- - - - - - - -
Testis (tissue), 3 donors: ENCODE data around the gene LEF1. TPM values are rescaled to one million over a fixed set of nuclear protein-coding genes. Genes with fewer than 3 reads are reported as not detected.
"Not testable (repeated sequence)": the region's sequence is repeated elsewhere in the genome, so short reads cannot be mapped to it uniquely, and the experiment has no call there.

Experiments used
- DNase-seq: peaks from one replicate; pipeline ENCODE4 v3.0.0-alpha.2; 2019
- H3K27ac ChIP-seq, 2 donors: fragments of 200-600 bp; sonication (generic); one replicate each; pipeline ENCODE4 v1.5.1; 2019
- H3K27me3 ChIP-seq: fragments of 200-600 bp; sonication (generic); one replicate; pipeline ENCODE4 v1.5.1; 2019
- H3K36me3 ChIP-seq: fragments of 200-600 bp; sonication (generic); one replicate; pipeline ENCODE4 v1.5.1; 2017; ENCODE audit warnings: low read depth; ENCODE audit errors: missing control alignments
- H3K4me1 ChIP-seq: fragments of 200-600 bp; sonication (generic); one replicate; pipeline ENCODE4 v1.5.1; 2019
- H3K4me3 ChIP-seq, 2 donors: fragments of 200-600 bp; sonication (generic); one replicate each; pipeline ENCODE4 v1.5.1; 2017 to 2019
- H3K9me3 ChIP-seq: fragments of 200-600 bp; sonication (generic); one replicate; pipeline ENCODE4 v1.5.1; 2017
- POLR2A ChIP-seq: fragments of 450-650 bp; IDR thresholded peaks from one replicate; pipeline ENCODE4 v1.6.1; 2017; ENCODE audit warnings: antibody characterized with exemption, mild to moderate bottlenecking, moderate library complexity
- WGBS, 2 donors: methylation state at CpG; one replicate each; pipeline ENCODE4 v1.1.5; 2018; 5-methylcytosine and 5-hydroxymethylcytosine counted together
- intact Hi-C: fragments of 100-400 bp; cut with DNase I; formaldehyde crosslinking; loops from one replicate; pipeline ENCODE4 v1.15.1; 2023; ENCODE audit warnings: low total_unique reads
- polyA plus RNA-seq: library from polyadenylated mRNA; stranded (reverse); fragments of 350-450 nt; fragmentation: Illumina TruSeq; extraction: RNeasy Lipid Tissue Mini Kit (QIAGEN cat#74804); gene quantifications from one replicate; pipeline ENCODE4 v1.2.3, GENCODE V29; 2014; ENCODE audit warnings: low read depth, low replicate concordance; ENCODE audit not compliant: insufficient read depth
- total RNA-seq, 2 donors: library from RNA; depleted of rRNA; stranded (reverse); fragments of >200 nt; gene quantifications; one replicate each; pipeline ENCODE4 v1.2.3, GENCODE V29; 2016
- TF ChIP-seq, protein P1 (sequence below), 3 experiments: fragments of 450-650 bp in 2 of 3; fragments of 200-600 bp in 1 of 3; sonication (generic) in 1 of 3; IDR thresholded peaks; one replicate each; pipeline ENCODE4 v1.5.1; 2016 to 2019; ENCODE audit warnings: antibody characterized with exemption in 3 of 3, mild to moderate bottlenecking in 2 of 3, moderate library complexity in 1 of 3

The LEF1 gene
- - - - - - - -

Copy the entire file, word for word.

Testis (tissue), 3 donors: ENCODE data around the gene LEF1. TPM values are rescaled to one million over a fixed set of nuclear protein-coding genes. Genes with fewer than 3 reads are reported as not detected.
"Not testable (repeated sequence)": the region's sequence is repeated elsewhere in the genome, so short reads cannot be mapped to it uniquely, and the experiment has no call there.

Experiments used
- DNase-seq: peaks from one replicate; pipeline ENCODE4 v3.0.0-alpha.2; 2019
- H3K27ac ChIP-seq, 2 donors: fragments of 200-600 bp; sonication (generic); one replicate each; pipeline ENCODE4 v1.5.1; 2019
- H3K27me3 ChIP-seq: fragments of 200-600 bp; sonication (generic); one replicate; pipeline ENCODE4 v1.5.1; 2019
- H3K36me3 ChIP-seq: fragments of 200-600 bp; sonication (generic); one replicate; pipeline ENCODE4 v1.5.1; 2017; ENCODE audit warnings: low read depth; ENCODE audit errors: missing control alignments
- H3K4me1 ChIP-seq: fragments of 200-600 bp; sonication (generic); one replicate; pipeline ENCODE4 v1.5.1; 2019
- H3K4me3 ChIP-seq, 2 donors: fragments of 200-600 bp; sonication (generic); one replicate each; pipeline ENCODE4 v1.5.1; 2017 to 2019
- H3K9me3 ChIP-seq: fragments of 200-600 bp; sonication (generic); one replicate; pipeline ENCODE4 v1.5.1; 2017
- POLR2A ChIP-seq: fragments of 450-650 bp; IDR thresholded peaks from one replicate; pipeline ENCODE4 v1.6.1; 2017; ENCODE audit warnings: antibody characterized with exemption, mild to moderate bottlenecking, moderate library complexity
- WGBS, 2 donors: methylation state at CpG; one replicate each; pipeline ENCODE4 v1.1.5; 2018; 5-methylcytosine and 5-hydroxymethylcytosine counted together
- intact Hi-C: fragments of 100-400 bp; cut with DNase I; formaldehyde crosslinking; loops from one replicate; pipeline ENCODE4 v1.15.1; 2023; ENCODE audit warnings: low total_unique reads
- polyA plus RNA-seq: library from polyadenylated mRNA; stranded (reverse); fragments of 350-450 nt; fragmentation: Illumina TruSeq; extraction: RNeasy Lipid Tissue Mini Kit (QIAGEN cat#74804); gene quantifications from one replicate; pipeline ENCODE4 v1.2.3, GENCODE V29; 2014; ENCODE audit warnings: low read depth, low replicate concordance; ENCODE audit not compliant: insufficient read depth
- total RNA-seq, 2 donors: library from RNA; depleted of rRNA; stranded (reverse); fragments of >200 nt; gene quantifications; one replicate each; pipeline ENCODE4 v1.2.3, GENCODE V29; 2016
- TF ChIP-seq, protein P1 (sequence below), 3 experiments: fragments of 450-650 bp in 2 of 3; fragments of 200-600 bp in 1 of 3; sonication (generic) in 1 of 3; IDR thresholded peaks; one replicate each; pipeline ENCODE4 v1.5.1; 2016 to 2019; ENCODE audit warnings: antibody characterized with exemption in 3 of 3, mild to moderate bottlenecking in 2 of 3, moderate library complexity in 1 of 3

The LEF1 gene